-John Young, who recently moved into an apartment building run by Mental Health Association Oklahoma after four years of being homeless (Source)

Number of the Day


Percent of Oklahoma adults who reported not participating in any physical activity in the last month in 2012.

Source: Centers for Disease Control and Prevention

See previous Numbers of the Day here.

Policy Note

San Antonio became a national leader in mental health care by working together as a community: It’s 11 p.m. on a Thursday, and this sprawling, twinkling city of 1.5 million people feels bigger than ever. The 911 call transcript has just come across a laptop mounted on the dash of the police SUV: suicide-in-progress, northwest side. A woman in her late 20s tried to hang herself in her bedroom. Her boyfriend walked in just in time, pulled her down, and hog-tied her while he called for help. James Williams and Jon Sabo, partners in the San Antonio Police Department’s mental health unit, are way across town, having diffused an earlier crisis [Boston Globe].

You can sign up here to receive In The Know by e-mail.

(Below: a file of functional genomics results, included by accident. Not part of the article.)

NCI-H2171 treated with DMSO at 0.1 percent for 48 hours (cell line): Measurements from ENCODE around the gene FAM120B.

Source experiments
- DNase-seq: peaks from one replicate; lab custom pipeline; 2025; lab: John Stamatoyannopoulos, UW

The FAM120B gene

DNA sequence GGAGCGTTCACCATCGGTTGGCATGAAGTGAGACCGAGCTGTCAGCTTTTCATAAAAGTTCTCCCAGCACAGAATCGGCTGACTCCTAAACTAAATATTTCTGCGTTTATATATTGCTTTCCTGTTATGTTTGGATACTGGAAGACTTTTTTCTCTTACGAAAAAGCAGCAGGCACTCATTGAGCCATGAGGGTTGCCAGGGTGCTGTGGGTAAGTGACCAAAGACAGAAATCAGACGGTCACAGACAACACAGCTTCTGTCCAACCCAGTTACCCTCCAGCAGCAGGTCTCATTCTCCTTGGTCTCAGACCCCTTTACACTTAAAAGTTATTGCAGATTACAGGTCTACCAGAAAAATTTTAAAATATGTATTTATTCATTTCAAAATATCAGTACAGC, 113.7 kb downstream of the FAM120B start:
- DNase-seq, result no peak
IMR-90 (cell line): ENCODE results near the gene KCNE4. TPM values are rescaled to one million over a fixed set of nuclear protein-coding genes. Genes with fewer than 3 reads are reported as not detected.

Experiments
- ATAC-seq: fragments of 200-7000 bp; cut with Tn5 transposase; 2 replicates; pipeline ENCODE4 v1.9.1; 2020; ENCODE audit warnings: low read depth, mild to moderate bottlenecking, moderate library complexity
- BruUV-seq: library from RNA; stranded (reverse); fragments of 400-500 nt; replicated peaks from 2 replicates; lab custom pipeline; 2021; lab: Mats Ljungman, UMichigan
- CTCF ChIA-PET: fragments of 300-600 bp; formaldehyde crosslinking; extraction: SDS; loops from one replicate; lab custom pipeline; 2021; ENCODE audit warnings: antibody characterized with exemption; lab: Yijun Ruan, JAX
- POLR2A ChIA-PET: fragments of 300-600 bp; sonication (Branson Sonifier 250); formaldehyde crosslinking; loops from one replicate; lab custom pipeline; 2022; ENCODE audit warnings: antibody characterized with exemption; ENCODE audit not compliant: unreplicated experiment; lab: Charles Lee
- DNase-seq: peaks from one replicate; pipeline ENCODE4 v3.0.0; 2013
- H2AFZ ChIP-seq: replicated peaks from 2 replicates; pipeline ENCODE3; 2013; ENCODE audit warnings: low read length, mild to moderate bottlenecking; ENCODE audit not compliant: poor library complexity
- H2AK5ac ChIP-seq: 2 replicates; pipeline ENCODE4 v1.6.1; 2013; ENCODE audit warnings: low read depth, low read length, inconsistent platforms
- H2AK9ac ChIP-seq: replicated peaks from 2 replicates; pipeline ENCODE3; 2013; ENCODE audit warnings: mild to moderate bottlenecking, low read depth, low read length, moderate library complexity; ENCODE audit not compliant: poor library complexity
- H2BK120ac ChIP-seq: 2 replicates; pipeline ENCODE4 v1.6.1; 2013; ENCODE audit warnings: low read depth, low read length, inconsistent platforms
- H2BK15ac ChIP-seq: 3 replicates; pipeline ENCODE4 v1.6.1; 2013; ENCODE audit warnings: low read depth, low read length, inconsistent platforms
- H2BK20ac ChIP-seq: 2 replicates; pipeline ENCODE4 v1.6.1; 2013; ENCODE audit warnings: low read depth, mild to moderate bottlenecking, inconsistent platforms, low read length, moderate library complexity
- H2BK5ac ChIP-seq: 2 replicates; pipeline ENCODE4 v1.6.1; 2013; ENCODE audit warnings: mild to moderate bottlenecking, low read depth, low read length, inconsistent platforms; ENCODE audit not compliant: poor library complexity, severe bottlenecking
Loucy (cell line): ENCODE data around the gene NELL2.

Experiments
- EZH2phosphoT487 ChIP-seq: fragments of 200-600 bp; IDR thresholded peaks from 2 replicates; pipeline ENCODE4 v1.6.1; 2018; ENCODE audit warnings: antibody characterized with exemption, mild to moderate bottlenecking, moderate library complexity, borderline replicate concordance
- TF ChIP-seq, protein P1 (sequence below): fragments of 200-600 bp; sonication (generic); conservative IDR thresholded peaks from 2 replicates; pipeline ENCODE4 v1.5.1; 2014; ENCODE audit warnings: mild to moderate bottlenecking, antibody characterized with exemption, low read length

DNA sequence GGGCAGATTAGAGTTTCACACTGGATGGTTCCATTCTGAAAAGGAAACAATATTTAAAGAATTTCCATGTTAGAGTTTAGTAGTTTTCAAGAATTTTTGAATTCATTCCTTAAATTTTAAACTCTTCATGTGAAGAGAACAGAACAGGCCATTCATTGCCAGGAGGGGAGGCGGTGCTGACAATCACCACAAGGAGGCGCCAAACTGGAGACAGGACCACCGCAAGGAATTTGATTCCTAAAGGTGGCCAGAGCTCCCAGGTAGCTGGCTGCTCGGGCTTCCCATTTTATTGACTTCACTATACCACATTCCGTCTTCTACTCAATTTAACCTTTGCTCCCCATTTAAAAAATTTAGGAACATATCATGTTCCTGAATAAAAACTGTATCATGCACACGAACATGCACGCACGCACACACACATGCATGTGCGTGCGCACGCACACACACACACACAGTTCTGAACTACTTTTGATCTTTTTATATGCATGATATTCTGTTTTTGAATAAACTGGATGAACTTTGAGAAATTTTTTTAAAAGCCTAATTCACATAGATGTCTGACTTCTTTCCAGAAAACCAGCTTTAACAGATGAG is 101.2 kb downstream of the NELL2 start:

Ryan Gentzler worked at OK Policy from January 2016 until November 2022. He last served as the organization's Reserach Director and oversaw Open Justice Oklahoma. He began at OK Policy as an analyst focusing on criminal justice issues, including sentencing, incarceration, court fines and fees, and pretrial detention. Open Justice Oklahoma grew out of Ryan’s groundbreaking analysis of court records, which was used to inform critical policy debates. A native Nebraskan, he holds a Master of Public Administration degree from the University of Oklahoma and a BA in Institutions and Policy from William Jewell College. He served as an OK Policy Research Fellow in 2014-2015.

Leave a Reply

This site uses Akismet to reduce spam. Learn how your comment data is processed.